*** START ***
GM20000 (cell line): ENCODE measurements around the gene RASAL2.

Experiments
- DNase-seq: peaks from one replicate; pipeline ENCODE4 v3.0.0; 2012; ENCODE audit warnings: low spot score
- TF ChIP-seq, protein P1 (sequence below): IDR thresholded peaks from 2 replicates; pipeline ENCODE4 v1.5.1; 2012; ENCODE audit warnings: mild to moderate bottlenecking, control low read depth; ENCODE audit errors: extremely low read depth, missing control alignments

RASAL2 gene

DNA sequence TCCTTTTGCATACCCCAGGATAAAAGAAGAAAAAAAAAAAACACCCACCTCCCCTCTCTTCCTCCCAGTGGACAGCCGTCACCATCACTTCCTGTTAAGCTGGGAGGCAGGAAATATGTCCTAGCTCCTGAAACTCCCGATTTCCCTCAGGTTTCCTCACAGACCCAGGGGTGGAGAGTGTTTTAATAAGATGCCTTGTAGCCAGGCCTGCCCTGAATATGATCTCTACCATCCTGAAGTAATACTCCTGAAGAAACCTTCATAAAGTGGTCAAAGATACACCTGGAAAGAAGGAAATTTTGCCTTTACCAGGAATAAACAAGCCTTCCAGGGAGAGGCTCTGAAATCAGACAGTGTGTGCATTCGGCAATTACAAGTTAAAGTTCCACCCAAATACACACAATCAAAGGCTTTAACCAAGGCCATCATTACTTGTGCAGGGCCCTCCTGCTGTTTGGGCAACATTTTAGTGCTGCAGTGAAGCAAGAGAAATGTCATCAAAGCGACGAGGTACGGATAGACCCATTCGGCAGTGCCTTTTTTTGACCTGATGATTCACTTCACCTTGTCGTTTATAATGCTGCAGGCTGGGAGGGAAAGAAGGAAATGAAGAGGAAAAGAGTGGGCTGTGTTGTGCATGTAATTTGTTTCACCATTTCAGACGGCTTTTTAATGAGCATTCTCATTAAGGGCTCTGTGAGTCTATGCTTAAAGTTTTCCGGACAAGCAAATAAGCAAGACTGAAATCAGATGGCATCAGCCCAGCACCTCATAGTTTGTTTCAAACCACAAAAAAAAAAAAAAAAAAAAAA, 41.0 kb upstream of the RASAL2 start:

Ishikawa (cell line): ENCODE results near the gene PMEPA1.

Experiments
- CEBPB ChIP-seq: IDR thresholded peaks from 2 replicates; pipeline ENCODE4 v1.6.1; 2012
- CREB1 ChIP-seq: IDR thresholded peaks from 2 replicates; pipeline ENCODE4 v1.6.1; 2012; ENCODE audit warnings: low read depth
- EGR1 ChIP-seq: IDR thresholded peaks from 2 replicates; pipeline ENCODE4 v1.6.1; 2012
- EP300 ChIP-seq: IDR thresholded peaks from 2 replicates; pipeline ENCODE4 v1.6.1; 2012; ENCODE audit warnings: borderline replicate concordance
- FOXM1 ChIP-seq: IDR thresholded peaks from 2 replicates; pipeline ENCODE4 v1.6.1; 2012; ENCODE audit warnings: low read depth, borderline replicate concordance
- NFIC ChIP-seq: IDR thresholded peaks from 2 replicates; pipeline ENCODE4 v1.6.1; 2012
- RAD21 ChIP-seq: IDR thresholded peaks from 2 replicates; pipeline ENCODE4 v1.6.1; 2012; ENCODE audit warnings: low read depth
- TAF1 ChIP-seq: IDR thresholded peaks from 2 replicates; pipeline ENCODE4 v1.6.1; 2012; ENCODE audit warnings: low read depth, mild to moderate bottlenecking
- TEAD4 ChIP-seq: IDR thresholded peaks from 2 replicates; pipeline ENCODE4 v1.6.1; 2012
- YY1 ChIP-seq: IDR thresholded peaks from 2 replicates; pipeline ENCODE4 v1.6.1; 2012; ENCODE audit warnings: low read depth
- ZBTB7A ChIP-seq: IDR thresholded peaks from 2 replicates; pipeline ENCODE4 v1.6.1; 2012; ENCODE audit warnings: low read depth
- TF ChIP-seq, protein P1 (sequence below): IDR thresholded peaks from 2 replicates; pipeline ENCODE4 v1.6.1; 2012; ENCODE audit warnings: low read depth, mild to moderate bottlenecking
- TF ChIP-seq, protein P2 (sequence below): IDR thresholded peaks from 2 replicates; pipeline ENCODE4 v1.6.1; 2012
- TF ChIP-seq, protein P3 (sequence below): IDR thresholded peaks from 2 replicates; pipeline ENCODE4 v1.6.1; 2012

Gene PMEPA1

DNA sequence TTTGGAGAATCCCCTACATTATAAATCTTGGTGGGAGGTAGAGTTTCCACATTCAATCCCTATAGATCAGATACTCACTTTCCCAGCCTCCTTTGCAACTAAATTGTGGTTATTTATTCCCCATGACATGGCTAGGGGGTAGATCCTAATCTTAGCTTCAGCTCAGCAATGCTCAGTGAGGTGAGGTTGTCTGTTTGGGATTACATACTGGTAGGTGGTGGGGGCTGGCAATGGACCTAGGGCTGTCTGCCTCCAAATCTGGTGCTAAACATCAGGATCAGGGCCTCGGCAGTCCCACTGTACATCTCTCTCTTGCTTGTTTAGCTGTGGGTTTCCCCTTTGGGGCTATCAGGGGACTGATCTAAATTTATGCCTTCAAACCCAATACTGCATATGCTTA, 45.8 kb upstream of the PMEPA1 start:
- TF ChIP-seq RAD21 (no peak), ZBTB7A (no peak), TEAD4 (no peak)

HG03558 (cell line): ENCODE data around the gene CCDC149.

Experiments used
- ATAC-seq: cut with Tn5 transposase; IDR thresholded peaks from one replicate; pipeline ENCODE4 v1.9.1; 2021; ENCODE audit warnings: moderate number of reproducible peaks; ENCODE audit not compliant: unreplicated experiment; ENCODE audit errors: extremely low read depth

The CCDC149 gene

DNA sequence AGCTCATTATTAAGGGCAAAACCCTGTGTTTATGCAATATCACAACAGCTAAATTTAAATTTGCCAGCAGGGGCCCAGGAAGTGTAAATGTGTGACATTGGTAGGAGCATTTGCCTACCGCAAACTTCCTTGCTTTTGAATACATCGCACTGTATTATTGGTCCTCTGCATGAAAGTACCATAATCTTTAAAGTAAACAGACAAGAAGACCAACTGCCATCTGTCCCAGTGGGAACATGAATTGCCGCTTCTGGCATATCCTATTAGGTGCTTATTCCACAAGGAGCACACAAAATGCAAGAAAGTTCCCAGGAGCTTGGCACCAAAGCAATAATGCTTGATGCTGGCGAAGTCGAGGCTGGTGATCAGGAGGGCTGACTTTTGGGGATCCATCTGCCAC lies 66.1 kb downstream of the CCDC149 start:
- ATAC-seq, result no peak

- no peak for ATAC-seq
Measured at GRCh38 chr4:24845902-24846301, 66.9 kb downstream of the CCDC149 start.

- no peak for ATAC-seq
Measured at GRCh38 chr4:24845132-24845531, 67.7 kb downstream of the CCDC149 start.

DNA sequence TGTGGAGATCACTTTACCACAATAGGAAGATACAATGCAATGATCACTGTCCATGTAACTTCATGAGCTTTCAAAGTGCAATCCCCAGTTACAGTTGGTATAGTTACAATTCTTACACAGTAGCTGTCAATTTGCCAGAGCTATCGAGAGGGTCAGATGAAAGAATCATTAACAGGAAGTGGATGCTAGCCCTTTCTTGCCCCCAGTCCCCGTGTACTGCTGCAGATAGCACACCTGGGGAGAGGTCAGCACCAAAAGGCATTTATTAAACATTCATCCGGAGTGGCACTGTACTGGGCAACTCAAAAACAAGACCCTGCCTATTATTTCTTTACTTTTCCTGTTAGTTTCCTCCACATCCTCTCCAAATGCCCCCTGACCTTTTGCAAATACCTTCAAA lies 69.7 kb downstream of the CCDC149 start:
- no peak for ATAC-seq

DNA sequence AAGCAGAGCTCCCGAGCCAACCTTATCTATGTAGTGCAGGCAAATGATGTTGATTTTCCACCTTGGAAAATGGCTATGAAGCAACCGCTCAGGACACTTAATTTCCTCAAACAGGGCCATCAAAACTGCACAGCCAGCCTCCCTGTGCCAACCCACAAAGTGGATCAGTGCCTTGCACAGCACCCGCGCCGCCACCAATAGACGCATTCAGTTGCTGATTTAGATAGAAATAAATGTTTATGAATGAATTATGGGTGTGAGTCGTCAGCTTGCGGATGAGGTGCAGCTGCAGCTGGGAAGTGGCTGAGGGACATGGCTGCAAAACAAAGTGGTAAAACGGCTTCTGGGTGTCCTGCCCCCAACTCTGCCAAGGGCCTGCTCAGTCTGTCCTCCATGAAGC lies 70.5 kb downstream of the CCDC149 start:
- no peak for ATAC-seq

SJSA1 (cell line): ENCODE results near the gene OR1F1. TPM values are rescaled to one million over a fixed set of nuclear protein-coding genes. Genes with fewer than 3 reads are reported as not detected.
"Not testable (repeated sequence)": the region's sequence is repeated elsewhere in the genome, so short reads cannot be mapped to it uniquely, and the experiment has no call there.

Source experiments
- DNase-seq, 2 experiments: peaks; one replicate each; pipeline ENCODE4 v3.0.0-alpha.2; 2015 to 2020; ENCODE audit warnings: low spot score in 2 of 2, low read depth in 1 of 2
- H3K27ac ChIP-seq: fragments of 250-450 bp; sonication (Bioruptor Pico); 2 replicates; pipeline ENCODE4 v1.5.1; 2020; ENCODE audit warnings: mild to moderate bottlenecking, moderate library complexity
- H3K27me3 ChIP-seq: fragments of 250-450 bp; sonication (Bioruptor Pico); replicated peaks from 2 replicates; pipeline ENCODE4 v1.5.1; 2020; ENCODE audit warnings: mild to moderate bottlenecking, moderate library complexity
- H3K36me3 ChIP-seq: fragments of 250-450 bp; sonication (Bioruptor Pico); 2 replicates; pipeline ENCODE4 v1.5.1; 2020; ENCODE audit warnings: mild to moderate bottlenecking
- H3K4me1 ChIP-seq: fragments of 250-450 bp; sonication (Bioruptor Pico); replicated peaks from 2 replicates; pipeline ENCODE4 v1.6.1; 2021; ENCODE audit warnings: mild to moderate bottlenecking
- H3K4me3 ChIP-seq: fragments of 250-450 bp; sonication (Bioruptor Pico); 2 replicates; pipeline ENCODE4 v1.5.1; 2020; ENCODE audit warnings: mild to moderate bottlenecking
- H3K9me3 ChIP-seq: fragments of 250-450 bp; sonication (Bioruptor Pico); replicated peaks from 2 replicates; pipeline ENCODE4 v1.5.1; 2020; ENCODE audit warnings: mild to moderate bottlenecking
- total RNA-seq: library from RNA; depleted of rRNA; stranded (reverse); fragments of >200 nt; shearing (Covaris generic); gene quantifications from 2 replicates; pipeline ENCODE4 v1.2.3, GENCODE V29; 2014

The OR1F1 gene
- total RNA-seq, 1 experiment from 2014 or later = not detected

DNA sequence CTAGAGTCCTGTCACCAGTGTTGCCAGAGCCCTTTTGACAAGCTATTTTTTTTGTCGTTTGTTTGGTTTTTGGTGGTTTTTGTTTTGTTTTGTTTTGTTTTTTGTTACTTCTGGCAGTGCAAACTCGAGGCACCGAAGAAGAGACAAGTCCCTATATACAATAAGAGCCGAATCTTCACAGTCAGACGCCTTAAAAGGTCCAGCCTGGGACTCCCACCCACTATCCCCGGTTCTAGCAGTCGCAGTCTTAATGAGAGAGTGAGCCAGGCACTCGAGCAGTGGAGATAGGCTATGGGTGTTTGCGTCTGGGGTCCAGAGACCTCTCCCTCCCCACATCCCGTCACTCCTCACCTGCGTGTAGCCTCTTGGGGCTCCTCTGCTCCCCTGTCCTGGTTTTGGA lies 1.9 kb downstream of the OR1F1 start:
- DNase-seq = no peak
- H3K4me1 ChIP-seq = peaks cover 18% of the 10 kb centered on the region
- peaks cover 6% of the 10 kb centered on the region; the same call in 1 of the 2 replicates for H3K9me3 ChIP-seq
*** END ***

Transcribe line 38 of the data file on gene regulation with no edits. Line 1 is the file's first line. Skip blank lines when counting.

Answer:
DNA sequence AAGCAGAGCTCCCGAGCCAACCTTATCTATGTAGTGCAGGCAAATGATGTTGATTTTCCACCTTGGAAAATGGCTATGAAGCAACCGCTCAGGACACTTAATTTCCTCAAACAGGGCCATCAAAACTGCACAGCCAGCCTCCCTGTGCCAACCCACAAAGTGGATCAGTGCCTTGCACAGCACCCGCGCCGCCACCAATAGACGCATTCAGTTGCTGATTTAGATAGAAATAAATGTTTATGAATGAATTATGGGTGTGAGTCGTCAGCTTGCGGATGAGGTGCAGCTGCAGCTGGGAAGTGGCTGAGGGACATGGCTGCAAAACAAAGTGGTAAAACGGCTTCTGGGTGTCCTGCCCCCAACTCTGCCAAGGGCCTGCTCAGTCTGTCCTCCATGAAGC lies 70.5 kb downstream of the CCDC149 start: